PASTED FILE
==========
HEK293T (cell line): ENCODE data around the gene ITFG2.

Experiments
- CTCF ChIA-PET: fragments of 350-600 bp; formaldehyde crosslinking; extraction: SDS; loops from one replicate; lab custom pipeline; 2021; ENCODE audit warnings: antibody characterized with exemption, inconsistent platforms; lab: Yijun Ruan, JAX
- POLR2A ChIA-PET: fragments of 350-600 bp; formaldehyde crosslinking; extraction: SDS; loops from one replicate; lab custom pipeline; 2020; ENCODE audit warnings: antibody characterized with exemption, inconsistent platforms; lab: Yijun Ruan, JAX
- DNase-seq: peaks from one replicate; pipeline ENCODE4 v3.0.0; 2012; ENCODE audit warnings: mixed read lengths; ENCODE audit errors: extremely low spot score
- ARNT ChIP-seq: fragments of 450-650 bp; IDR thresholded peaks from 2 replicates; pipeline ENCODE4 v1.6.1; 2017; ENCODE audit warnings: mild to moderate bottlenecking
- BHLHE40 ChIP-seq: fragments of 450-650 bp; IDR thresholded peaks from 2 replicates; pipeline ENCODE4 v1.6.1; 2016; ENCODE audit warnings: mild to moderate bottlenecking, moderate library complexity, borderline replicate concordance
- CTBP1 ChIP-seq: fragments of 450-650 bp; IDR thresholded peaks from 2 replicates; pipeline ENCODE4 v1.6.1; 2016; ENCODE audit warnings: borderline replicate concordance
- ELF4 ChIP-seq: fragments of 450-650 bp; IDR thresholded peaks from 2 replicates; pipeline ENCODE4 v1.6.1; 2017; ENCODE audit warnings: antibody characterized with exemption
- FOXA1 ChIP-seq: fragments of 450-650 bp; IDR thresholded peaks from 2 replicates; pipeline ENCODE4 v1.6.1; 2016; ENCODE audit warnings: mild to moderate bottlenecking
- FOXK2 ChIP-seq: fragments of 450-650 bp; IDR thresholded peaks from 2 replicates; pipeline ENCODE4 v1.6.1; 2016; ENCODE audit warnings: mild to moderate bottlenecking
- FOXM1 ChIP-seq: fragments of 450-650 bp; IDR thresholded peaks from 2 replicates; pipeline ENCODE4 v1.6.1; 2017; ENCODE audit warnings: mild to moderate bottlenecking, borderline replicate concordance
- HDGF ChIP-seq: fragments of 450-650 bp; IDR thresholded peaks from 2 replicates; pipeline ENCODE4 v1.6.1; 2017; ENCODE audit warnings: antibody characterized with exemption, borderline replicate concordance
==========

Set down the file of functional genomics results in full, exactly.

HEK293T (cell line): ENCODE data around the gene ITFG2.

Experiments
- CTCF ChIA-PET: fragments of 350-600 bp; formaldehyde crosslinking; extraction: SDS; loops from one replicate; lab custom pipeline; 2021; ENCODE audit warnings: antibody characterized with exemption, inconsistent platforms; lab: Yijun Ruan, JAX
- POLR2A ChIA-PET: fragments of 350-600 bp; formaldehyde crosslinking; extraction: SDS; loops from one replicate; lab custom pipeline; 2020; ENCODE audit warnings: antibody characterized with exemption, inconsistent platforms; lab: Yijun Ruan, JAX
- DNase-seq: peaks from one replicate; pipeline ENCODE4 v3.0.0; 2012; ENCODE audit warnings: mixed read lengths; ENCODE audit errors: extremely low spot score
- ARNT ChIP-seq: fragments of 450-650 bp; IDR thresholded peaks from 2 replicates; pipeline ENCODE4 v1.6.1; 2017; ENCODE audit warnings: mild to moderate bottlenecking
- BHLHE40 ChIP-seq: fragments of 450-650 bp; IDR thresholded peaks from 2 replicates; pipeline ENCODE4 v1.6.1; 2016; ENCODE audit warnings: mild to moderate bottlenecking, moderate library complexity, borderline replicate concordance
- CTBP1 ChIP-seq: fragments of 450-650 bp; IDR thresholded peaks from 2 replicates; pipeline ENCODE4 v1.6.1; 2016; ENCODE audit warnings: borderline replicate concordance
- ELF4 ChIP-seq: fragments of 450-650 bp; IDR thresholded peaks from 2 replicates; pipeline ENCODE4 v1.6.1; 2017; ENCODE audit warnings: antibody characterized with exemption
- FOXA1 ChIP-seq: fragments of 450-650 bp; IDR thresholded peaks from 2 replicates; pipeline ENCODE4 v1.6.1; 2016; ENCODE audit warnings: mild to moderate bottlenecking
- FOXK2 ChIP-seq: fragments of 450-650 bp; IDR thresholded peaks from 2 replicates; pipeline ENCODE4 v1.6.1; 2016; ENCODE audit warnings: mild to moderate bottlenecking
- FOXM1 ChIP-seq: fragments of 450-650 bp; IDR thresholded peaks from 2 replicates; pipeline ENCODE4 v1.6.1; 2017; ENCODE audit warnings: mild to moderate bottlenecking, borderline replicate concordance
- HDGF ChIP-seq: fragments of 450-650 bp; IDR thresholded peaks from 2 replicates; pipeline ENCODE4 v1.6.1; 2017; ENCODE audit warnings: antibody characterized with exemption, borderline replicate concordance